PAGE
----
Thank you for an excellent article on the challenges, myths and realities of illegal immigration ("Los Cuentos Chinos: Immigration Myths and Realities," Feb. 21, 2008).
How easy it is for Americans to forget that we're all newcomers. Indeed, the ancestral Native Americans themselves presumably entered our continent by crossing an Aleutian land bridge.
"Remember always that you and I … are descended from immigrants and revolutionists," President Franklin Roosevelt declared in 1938 to the not-at-all amused delegates to the national convention of the Daughters of the American Revolution in Washington.
The next year, these same ladies would deny African American contralto Marion Anderson use of their Constitution Hall for a concert. Anderson, instead, standing on the steps of the Lincoln Memorial and greeted by a huge crowd, chose as her first solo, "My Country, 'Tis of Thee."
Yes, insecure U.S. borders have allowed an influx of millions of undocumented workers faced with poverty, malnutrition and/or political oppression in their homelands. Many have come here at risk to their very lives. Thousands have traversed scorching deserts—and in Florida, dangerous waters—often entrusting themselves to unscrupulous transporters to take low-paying jobs that most American citizens shun. Many have died in the attempt.
Yet followers of the monotheistic faiths are duty-bound to aid newcomers in our midst. The Bible—the Old Testament shared by Jews and Christians, and the New Testament—repeatedly commands believers to welcome and assist strangers.
"The stranger who sojourns with you shall be to you as the native among you," declares Leviticus 19:33-34, "and you shall love the stranger as yourself; for you were strangers in the land of Egypt."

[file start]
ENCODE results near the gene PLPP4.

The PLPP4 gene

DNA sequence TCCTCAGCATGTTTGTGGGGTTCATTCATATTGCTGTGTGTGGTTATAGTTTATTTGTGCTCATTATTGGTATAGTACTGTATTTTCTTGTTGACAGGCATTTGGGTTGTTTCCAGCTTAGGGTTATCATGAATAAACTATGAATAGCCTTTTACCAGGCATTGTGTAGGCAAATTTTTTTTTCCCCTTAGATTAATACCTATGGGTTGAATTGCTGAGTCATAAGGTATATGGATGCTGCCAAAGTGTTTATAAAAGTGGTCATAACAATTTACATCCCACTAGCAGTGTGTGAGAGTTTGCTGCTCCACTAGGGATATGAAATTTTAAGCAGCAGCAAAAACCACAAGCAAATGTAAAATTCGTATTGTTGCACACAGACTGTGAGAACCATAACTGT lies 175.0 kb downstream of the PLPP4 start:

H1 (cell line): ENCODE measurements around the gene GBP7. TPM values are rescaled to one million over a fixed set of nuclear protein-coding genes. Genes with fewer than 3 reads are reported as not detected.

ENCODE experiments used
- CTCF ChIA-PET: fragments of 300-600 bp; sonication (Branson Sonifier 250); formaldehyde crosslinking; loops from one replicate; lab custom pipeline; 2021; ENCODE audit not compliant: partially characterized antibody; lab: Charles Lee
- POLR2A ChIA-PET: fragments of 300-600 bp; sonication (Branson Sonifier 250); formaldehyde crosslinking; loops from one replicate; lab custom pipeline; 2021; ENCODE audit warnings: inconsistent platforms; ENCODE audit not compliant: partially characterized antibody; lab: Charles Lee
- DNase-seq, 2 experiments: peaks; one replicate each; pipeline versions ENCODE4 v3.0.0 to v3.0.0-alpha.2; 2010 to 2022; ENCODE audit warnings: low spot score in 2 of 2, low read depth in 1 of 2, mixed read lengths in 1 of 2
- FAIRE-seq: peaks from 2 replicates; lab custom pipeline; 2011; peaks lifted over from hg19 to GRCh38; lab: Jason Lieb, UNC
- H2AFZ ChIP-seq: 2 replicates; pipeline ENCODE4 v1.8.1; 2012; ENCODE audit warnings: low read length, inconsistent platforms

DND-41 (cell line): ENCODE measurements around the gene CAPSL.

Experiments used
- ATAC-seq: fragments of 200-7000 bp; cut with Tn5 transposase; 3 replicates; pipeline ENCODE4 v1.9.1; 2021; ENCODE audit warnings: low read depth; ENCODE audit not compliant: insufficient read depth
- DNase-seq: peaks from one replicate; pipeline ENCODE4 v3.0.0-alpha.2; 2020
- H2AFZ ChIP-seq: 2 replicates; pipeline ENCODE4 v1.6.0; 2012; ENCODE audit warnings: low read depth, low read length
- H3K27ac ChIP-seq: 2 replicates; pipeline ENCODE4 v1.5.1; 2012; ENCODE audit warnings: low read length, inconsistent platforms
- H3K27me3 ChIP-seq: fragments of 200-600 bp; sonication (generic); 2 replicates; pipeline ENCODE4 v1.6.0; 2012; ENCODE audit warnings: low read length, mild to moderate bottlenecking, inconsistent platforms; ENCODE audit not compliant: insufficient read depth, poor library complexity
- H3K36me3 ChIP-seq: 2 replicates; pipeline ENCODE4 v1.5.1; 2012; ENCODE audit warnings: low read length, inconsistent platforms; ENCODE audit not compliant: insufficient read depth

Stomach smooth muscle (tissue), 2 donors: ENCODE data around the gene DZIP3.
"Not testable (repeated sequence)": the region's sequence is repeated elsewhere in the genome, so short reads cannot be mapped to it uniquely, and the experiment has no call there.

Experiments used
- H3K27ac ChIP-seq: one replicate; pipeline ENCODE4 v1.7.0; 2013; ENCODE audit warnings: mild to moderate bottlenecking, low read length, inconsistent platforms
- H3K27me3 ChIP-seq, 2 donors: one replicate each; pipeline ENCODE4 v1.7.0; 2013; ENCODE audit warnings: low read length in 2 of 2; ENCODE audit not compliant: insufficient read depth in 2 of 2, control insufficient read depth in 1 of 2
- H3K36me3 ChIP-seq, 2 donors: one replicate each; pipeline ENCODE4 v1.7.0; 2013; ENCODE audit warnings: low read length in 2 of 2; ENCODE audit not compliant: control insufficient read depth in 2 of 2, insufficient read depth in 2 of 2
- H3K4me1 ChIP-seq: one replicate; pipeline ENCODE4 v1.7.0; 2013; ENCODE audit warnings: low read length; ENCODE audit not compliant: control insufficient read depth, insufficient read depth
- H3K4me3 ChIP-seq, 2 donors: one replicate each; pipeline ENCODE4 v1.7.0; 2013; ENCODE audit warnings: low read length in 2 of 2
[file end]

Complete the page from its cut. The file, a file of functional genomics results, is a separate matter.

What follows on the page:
Hebrews 13:1 adds: "Do not neglect to show hospitality to strangers, for by doing that some have entertained angels without knowing it."
Islamic Americans have the same obligation. "Serve Allah … and be good to … the alien neighbor, and the companion in a journey and the wayfarer."(Qur'an 4:36).
No one would argue that our frontiers should continue to be porous, or that non-citizens shouldn't officially register with the government at every level. And it's Monday-morning quarterbacking to wonder what even a fraction of the funds spent on the invasion and occupation of Iraq might have done to expand the Border Patrol and strengthen national boundaries.
But U.S. Jews, Christians and Muslims alike have no choice but to obey our divine command to aid the newcomers among us.
Faithfulness to God calls believers to oppose with all their might local, state and national policies that would deny a second chance to desperate people—and the opportunity to enrich by their very presence as eventual citizens this imperfect but wonderful ethnic stewpot that we cherish as "the land of the free and the home of the brave."
Dwyn M. Mounger
Interim Pastor, Fondren Presbyterian Church